Review of FreeMail Extended Family Parent

review-of-freemail-extended-family-parent-photoThis was originally published on October 20, 1995. I barely remember testing this, but it seems like a neat idea.

FreeMail “Extended Family Parent”
PC Training Corporation

FreeMail is a different kind of e-mail program that allows you to set up your own private network. You install the main program from the ‘parent’ disk and then make copies called ‘child’ disks that you hand out to whom ever you want in your network. Each child can send and receive messages and files to the parent. An ‘extended family parent’ has the added capability of allowing child-to-child messaging. I tried FreeMail’s Extended Family Parent and loved it.

Installation was a breeze. I popped the 3.5″ disk in, double-clicked on the floppy disk icon on my Windows95 desktop, and ran SETUP.EXE from the disk. The setup program created a default folder (subdirectory) called FreeMail then loaded itself in. After filling in some information about myself (name, address, phone number, modem type, and user name), I was up and running.

FreeMail is very easy to use. The main screen seemed a bit busy at first. It contains the typical “Windows” menu at the top (with the options ‘File’, ‘Edit’, ‘View’, ‘Sites & Groups’, ‘Techie Stuff’, ‘Window’, and ‘Help’); then a row of eight large buttons for quick access to the program’s main features (get mail, send mail, compose mail, make child diskette, etc.); and two major viewing areas: one for listing “Received Mail”, the other for listing “Mail Waiting To Be Sent”. A floating toolbar also hovered upon the screen with six not-so-clear buttons of its own. Not to be intimidated, I clicked immediately on the Help option at the end of the menu. Within seconds, I was able to find good explanations of all the buttons whose functions alluded me. (Note: there are no Tool Tips when you point at a button, like in Word or Excel, nor any explanation at the bottom of the screen.)

The first thing I did with FreeMail was make a child disk. You do this by clicking on the large button with a picture of a disk being passed between hands. The only information FreeMail needs to make a child is which drive the disk is in and whether the new child will be local or long distance. I chose local because I was only going to a neighbor’s computer next door. I clicked the OK button and in less than thirty seconds I had offspring.

At the neighbor’s house, the child disk installed itself just as fast and easy as the parent disk at my house. To test my new “network”, I returned home and clicked on the “Wait for a Call” button in FreeMail. It’s icon is a telephone with arrows pointing toward it; the “Send” button shows a similar telephone with arrows pointing away from it. The “Wait” button sets up FreeMail and your modem to receive mail. It does this by first locating your modem then placing the word “Waiting” at the bottom of its screen. While in the waiting mode, you can go off and run other applications. When a message does come in, FreeMail answers the phone on the first ring.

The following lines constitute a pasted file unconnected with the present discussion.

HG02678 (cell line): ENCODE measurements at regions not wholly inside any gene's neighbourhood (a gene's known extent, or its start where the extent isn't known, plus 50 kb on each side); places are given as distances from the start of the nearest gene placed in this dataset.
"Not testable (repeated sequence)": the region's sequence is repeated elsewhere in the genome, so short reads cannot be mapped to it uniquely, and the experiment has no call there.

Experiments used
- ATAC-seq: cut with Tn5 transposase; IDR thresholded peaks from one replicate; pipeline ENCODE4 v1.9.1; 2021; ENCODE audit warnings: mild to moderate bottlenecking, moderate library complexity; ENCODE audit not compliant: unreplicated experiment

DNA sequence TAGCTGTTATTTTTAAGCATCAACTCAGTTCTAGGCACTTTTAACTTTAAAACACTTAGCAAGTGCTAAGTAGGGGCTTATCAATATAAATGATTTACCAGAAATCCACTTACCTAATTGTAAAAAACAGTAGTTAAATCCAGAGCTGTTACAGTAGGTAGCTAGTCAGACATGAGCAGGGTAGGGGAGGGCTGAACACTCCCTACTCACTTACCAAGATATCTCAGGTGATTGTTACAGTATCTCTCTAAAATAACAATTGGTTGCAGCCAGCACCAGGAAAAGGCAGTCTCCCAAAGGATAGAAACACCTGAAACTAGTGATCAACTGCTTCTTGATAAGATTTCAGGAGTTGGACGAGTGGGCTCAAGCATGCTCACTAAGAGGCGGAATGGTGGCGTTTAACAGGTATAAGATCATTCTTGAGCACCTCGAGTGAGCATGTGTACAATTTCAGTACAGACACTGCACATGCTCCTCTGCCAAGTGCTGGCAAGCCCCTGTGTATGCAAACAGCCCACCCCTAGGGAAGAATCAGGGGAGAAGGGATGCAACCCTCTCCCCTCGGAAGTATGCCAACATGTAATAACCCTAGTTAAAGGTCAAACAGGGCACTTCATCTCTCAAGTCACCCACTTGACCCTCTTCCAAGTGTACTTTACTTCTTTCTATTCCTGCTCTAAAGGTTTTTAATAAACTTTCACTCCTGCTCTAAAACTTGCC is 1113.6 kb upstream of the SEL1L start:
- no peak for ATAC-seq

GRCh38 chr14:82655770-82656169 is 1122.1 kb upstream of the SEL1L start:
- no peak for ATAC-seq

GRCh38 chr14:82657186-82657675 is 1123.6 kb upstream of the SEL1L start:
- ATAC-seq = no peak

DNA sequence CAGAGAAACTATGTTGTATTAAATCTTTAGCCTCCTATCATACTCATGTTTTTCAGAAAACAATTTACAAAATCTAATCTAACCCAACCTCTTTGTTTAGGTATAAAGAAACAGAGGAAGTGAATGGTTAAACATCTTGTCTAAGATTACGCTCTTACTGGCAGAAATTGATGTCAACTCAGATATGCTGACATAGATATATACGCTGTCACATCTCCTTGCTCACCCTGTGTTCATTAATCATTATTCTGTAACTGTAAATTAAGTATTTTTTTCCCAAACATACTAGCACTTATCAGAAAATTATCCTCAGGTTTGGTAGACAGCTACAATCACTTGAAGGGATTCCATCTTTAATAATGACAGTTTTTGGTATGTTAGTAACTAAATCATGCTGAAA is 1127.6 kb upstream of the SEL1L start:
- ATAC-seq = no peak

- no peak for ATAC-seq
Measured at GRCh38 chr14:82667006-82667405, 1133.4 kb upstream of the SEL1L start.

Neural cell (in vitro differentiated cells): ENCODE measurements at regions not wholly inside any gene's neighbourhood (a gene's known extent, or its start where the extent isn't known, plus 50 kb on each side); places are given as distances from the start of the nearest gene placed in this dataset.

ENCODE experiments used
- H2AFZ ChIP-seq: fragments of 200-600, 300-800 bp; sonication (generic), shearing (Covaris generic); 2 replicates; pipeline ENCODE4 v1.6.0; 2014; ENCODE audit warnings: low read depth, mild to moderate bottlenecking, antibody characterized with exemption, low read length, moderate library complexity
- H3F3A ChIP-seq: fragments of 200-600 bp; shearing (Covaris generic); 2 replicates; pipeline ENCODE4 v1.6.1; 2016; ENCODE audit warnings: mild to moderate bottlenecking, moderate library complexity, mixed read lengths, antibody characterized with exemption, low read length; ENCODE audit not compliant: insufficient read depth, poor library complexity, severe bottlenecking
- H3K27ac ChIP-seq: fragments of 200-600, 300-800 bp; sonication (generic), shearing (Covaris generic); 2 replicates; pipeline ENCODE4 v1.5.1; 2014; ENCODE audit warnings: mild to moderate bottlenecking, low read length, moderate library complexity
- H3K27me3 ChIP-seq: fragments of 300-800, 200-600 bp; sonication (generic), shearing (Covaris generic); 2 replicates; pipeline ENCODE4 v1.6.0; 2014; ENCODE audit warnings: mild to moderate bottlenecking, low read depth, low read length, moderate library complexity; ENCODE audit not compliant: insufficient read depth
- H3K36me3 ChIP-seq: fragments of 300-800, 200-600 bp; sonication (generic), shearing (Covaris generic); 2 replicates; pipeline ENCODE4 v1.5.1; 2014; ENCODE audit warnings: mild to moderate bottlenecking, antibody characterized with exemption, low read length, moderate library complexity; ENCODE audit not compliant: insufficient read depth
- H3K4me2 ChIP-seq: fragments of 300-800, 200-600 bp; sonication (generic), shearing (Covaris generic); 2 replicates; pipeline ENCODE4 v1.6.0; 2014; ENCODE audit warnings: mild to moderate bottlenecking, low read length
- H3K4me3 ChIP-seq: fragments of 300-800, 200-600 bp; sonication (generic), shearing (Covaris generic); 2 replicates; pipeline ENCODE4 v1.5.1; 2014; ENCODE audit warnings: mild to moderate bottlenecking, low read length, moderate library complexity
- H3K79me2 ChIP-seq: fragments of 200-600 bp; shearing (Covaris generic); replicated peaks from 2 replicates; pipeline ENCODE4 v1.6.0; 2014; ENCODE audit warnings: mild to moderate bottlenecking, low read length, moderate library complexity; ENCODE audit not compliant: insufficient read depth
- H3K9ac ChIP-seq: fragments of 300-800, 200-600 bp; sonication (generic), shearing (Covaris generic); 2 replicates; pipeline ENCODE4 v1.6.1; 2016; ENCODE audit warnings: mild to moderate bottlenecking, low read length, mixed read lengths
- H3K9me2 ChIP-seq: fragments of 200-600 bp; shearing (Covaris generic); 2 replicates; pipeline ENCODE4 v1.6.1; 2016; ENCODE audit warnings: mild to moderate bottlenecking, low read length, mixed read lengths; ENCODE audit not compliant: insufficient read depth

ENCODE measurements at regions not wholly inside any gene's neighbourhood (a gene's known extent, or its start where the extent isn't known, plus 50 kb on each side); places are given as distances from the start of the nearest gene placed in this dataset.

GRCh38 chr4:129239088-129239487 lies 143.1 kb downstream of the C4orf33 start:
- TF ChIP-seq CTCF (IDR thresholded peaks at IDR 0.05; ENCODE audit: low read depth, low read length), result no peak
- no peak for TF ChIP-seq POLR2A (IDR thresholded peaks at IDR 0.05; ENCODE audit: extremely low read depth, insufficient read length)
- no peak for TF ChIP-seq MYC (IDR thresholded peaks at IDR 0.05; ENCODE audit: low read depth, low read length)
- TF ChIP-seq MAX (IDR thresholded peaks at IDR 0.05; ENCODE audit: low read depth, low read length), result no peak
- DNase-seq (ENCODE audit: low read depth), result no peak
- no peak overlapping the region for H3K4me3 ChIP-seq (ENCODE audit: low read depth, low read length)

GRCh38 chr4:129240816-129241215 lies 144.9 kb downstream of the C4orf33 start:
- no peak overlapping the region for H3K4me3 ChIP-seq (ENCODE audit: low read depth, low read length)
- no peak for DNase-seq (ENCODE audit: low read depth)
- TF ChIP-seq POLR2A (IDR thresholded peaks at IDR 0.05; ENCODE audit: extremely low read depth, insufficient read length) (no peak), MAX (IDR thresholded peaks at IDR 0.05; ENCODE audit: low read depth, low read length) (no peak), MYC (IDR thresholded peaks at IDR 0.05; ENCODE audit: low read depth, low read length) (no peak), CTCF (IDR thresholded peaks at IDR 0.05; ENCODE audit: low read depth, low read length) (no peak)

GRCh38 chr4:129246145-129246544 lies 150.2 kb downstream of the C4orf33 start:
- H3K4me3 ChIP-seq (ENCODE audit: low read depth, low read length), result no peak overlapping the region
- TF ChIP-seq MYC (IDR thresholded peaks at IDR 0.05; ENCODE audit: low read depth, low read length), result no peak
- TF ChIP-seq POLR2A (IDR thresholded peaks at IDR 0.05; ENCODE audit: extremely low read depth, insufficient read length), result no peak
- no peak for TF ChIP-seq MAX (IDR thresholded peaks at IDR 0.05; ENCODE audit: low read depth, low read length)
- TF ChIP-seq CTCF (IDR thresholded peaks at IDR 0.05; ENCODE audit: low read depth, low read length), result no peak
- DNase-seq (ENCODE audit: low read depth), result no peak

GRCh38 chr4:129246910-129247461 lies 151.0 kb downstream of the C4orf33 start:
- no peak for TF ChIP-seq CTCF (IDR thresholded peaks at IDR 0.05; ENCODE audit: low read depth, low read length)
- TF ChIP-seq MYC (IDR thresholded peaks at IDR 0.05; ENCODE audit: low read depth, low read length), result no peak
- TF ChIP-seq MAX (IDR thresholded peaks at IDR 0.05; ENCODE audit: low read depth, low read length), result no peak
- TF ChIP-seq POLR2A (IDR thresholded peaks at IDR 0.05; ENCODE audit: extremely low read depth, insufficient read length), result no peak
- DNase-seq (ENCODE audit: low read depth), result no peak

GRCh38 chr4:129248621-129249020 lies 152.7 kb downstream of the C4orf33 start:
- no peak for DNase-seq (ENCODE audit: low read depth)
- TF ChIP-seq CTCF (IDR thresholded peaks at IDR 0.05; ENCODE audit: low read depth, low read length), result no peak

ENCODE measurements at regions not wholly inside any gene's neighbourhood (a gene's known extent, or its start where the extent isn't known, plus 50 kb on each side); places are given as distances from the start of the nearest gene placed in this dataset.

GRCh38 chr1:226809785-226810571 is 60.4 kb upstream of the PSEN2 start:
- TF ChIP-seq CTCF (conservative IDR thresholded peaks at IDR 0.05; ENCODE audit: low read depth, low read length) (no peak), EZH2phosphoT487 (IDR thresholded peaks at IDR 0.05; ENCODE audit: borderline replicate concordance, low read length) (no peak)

Back at the neighbor’s, I proceeded to send myself a message and a WordPerfect file. Once again, no problem. After clicking on the “Compose New Mail” button, a screen appears that’s very easy to understand and use. User names are accessed with a drop-down list button and mine was placed in the list during the child-making routine. I clicked on my user name in the list, then wrote a short note, then clicked on the “Choose Files” button to add a WordPerfect file. The button used to actually send my note and attached file says “Mail” on it; I clicked it, and I was done.

When I returned to my office, the mail was there. My neighbor’s user name was automatically added to my drop-down list of addressees, as well; it apparently came in with the mail.

There are many other features found in FreeMail which I will tryout when the need arises like creating custom cabinets. Custom cabinets allow you to organize your mail anyway you want; by category, by client, by project, etc. There’s also a feature called Persistent Mail which sets up FreeMail to automatically send mail or files to anyone who calls you. You can also send Certified mail which automatically returns a confirmation when the person reads your message. There are more features than there is space in this review to cover them.

FreeMail really is “the application that brings E-mail to everyone.” You install the program onto your hard drive from one 3-1/2 inch disk. Then, you make copies onto other disks and give them to your friends, relatives, and clients. They install their child disk on their hard drive and there you have it! Instant e-mail. All you need to use this program is a computer with Windows and a modem.

Bottom line: FreeMail is a great program that delivers all that it promises.

List price: $595.95 30-day guarantee from time of purchase